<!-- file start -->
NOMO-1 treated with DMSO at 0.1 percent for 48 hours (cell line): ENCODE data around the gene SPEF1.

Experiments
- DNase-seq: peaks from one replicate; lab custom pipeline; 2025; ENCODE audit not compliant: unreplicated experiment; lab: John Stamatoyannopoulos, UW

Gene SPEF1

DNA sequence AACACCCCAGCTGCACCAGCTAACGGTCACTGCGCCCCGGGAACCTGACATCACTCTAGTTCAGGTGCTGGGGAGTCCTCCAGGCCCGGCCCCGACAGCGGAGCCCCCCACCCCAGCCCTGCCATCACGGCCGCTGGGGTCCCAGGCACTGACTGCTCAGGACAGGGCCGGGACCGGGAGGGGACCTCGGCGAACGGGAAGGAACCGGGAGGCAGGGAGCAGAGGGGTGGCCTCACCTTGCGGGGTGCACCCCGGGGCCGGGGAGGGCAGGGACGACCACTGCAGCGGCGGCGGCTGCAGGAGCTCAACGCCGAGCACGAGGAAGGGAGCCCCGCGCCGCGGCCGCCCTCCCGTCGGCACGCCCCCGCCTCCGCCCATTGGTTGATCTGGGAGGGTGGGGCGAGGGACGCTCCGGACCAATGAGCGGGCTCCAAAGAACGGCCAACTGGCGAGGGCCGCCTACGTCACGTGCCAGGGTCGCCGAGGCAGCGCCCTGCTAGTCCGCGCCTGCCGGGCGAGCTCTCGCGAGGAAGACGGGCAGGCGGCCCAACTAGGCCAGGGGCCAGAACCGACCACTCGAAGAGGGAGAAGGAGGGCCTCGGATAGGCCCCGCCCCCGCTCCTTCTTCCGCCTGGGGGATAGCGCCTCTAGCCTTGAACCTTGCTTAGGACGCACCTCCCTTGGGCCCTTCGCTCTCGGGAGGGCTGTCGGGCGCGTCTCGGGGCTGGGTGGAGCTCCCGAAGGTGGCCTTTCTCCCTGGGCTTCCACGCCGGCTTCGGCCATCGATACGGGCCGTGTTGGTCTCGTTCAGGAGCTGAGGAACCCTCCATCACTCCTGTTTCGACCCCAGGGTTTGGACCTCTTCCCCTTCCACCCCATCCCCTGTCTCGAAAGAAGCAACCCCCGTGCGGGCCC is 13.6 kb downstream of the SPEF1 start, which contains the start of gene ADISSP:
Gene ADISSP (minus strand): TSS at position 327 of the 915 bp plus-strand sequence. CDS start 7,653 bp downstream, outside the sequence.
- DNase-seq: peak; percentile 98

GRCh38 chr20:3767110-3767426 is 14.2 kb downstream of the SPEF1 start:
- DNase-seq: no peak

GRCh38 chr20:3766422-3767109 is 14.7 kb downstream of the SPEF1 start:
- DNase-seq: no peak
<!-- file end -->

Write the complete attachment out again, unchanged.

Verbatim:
NOMO-1 treated with DMSO at 0.1 percent for 48 hours (cell line): ENCODE data around the gene SPEF1.

Experiments
- DNase-seq: peaks from one replicate; lab custom pipeline; 2025; ENCODE audit not compliant: unreplicated experiment; lab: John Stamatoyannopoulos, UW

Gene SPEF1

DNA sequence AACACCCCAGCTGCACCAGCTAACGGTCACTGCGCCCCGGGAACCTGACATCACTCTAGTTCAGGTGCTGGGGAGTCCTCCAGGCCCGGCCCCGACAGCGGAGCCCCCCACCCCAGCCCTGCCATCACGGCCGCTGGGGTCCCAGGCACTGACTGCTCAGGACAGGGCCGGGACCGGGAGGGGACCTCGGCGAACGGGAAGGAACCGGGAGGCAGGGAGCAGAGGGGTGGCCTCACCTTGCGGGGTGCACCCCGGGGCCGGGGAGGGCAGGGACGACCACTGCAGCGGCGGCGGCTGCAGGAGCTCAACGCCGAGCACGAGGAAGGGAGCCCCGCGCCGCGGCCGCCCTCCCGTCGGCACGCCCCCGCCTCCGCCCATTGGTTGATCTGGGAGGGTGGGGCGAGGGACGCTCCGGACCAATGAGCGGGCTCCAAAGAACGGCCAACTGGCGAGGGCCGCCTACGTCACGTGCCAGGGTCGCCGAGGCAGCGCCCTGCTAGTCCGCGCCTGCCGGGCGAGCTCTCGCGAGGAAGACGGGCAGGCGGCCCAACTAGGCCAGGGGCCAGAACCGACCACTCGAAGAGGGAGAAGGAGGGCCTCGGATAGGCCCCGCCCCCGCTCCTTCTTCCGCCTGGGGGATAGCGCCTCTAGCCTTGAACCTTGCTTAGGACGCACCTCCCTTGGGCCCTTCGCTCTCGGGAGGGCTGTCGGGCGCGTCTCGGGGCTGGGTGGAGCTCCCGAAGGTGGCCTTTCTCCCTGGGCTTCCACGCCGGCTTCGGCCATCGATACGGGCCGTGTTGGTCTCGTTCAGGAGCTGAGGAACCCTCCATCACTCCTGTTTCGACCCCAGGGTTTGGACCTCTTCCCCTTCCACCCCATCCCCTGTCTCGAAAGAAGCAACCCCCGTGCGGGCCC is 13.6 kb downstream of the SPEF1 start, which contains the start of gene ADISSP:
Gene ADISSP (minus strand): TSS at position 327 of the 915 bp plus-strand sequence. CDS start 7,653 bp downstream, outside the sequence.
- DNase-seq: peak; percentile 98

GRCh38 chr20:3767110-3767426 is 14.2 kb downstream of the SPEF1 start:
- DNase-seq: no peak

GRCh38 chr20:3766422-3767109 is 14.7 kb downstream of the SPEF1 start:
- DNase-seq: no peak